Now that the Kindle is being actively marketed in many countries outside the US, reader rsmiller510 sends in his piece up on DaniWeb about the skepticism in Germany about the whole e-book phenomenon. A major difference from the US book market is that in Germany, book prices are regulated in an effort to protect authors, publishers, and small booksellers. As a result, publishers don't issue electronic versions of their books until the paperback edition comes out, up to 2 years after the hardcover — and then they sell the e-book for the same price as the lowest-cost paperback. An article on e-books in Spiegel.de notes a survey taken recently for the Frankfurt Book Fair, which found that "only one in 12 Germans has a clear idea about what an e-book is, and seven out of 10 of them would prefer a printed version over a digital one." 65,000 e-books were sold in Germany in the first 6 months of 2009, vs. almost ten times that number bought per week in the US, in what is still a small niche of the overall book business.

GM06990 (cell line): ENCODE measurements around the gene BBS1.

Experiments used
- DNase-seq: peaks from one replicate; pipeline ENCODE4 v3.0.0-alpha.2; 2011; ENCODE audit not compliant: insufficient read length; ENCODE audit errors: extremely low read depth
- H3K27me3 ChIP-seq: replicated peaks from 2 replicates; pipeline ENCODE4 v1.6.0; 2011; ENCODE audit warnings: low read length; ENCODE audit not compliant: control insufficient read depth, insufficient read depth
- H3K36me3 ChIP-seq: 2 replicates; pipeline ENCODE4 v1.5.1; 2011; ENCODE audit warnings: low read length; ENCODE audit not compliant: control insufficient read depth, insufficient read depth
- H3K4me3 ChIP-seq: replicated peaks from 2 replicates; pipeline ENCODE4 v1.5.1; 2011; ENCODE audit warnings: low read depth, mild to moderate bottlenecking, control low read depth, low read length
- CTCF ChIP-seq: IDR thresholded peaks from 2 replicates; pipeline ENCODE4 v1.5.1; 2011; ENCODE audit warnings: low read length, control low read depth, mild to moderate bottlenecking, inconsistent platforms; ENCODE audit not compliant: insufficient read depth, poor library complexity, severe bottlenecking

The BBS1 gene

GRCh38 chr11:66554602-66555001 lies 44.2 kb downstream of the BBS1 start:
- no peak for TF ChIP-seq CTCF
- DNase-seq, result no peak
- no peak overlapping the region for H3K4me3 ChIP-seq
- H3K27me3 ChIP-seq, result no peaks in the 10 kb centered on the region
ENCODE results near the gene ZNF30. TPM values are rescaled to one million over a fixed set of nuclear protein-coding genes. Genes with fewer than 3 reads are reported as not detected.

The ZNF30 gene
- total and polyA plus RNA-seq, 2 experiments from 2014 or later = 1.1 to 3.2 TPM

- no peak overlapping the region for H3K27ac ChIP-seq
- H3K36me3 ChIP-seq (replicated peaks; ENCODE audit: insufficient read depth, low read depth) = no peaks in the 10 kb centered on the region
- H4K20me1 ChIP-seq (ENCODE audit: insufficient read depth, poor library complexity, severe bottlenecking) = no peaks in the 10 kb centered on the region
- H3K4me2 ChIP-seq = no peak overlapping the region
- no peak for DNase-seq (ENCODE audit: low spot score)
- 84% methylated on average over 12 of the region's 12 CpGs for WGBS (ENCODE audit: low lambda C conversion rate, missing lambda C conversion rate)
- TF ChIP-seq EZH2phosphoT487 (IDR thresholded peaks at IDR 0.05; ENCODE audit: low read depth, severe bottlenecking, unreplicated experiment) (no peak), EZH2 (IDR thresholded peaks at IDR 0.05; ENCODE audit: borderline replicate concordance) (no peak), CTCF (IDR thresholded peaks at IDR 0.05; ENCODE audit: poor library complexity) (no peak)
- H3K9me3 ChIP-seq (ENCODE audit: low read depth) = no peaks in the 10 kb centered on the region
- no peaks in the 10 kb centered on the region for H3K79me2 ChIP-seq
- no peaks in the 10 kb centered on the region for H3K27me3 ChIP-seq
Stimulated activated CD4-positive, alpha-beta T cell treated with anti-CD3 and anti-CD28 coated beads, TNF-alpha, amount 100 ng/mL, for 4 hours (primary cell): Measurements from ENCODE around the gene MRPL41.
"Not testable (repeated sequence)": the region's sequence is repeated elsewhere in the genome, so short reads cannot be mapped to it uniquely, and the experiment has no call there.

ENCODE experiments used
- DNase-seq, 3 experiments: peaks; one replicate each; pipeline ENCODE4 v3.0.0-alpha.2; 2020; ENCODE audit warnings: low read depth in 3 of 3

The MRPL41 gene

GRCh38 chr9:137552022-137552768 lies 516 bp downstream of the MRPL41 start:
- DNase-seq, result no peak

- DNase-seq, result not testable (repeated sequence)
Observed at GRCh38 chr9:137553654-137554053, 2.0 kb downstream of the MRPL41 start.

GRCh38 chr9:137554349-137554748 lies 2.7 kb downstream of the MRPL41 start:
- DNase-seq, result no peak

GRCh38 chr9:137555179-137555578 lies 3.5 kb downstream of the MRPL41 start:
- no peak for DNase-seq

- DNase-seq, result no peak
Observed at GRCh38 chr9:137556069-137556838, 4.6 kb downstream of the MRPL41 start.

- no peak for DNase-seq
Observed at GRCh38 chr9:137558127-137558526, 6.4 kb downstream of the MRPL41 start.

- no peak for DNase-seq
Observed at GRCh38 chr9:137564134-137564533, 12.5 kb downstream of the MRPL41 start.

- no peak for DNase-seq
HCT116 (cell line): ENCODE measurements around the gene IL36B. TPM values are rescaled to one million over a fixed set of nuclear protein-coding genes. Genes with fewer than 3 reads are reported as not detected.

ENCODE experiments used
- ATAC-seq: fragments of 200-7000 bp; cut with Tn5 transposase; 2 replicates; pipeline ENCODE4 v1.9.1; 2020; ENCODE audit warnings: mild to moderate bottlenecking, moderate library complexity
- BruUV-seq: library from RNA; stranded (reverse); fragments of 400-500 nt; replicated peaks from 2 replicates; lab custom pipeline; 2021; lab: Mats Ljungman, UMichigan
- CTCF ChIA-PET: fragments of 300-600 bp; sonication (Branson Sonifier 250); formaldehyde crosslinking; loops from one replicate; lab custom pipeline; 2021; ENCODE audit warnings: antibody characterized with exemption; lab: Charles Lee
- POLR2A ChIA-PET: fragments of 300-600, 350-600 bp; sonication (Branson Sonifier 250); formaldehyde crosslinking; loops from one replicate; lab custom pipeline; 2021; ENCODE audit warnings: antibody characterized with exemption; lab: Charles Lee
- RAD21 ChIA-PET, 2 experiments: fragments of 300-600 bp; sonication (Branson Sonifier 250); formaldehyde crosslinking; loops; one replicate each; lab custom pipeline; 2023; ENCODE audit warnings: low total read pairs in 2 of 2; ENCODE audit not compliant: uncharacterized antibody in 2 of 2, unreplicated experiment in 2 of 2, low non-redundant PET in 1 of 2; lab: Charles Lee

DEAL: For $25 - Add A Second Phone Number To Your Smartphone for life! Use promo code SLASHDOT25. Also, Slashdot's now on IFTTT. Check it out! Check out the new SourceForge HTML5 Internet speed test! ×